Bob Plant : Some Miscelleneous Outreach Links : UoR, Dept Of Meteorology

Some Miscelleneous Outreach Links

Careers talk at a high school
Departmental blog entry on atmopsheric optics and the Battle of Milvian bridge
FFIR project blog entry on the predictability of rainfall
Outreach at a local primary school

Careers talk at a high school (November 2016)

On Wednesday 16th November I went to a high school in St Albans to talk to sixth formers about Environmental Physics and possible careers building on from it. Their arrangement is that various lunchtime careers events are advertised to the sixth formers on particular topics and they are free to sign up to what interests them most. Apparently there are a lot of activities going on at lunchtimes as a few students had said that they would have liked to come but had clashing commitments (e.g., there were some Children in Need activities going on, and some of the students came to the careers meeting in their mufti-day pyjamas!). Nonetheless, there was some good interest in hearing about Environmental Physics as we had something like 20 students and 5 members of staff, out of a sixth form cohort of around 80.

The format was about 20 minutes for some lunch and general pleasantries, about 20 minutes for me to give a talk and about 20 minutes for Q and A. The first half of the talk was about what Environmental Physics is and what career options it can open up. In the second half, I discussed flash flood forecasting to give a flavour of a concrete application. That seemed very much worthwhile, in order to balance the generalities and the specifics. However, I would perhaps put slightly less emphasis on that if repeating the talk: a 60/40 split may be better than 50/50. The students had some good and wide-ranging questions afterwards, and they had clearly paid a lot of attention and taken a lot on board.


Outreach at a local primary school (December 2011)

On Tuesday 6th December I went to the KS1 Science Club at my local primary school. This is a regular after-school event involving perhaps 15 children each week. Actually, I go along semi-regularly to help out, and have previously done things like "make your own slime" (ie, cornflour and water as a non-Newtonian fluid) and "fun games with dry ice" (ie, phase changes). But this was the first time it was themed around the atmosphere.

The experiments were:
  • making a cloud in a plastic bottle (they did this in pairs and had a good time)
  • putting a cardboard tube over a toaster, then a bin bag over the tube so that the bag inflates like a hot air balloon and floats up (this was more of a demonstration than an experiment in the end as the toaster got rather hot and the teacher was a bit worried about the prospect of five-to-seven year olds playing with melting plastic)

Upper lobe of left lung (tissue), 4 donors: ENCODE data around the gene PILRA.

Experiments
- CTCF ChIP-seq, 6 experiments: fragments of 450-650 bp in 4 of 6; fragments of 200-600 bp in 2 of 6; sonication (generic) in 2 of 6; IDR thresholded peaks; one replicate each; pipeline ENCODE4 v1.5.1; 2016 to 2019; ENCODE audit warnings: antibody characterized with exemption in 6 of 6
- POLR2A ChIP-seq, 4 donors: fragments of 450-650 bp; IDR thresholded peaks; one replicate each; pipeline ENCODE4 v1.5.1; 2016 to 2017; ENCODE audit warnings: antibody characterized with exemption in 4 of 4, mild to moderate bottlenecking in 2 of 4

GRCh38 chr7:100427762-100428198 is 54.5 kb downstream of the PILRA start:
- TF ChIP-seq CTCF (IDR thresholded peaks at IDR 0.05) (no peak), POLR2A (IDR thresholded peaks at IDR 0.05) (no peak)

• fill a tank with cold water, put in a small cup of warm water dyed with food colouring, the cup being covered in cling film, and then make a hole in the film. Watch the convection current. (This was kind of a demonstration too as limited equipment and time, but plenty of scope to get the children to do little bits and pieces of it with me. We repeated it with warmer water and discussed why the currents were different - not because one was red and the other one blue!)
Also we did:
  • How to forecast snow. Looked at an animation of "snow risk" across the UK for the coming week. The main thing they learnt from this was where Reading is on a map. They were all desprately keen to take a guess and several were adamant about placing it in northern France so it was a bit like a game of pin the tail on the donkey. Then we went through the animation and found that the best chance of snow in Reading was being forecast for late on Friday (about 40\%). They went home very excited about that idea, but I'm not sure many of them really grasped the idea of chance. Things like "I'm not promising anything" didn't seem to dampen their enthusiasm for the great event to come.

Overall it seemed to work well. A lot of stuff in one hour, but we like to keep them busy. It's somewhat limited what can be done at KS1 and the main thing is to get over the idea that doing science is fun. Science club for KS2 will run in the Spring term and I'll probably try similar-ish things. It will be interesting to compare their reactions.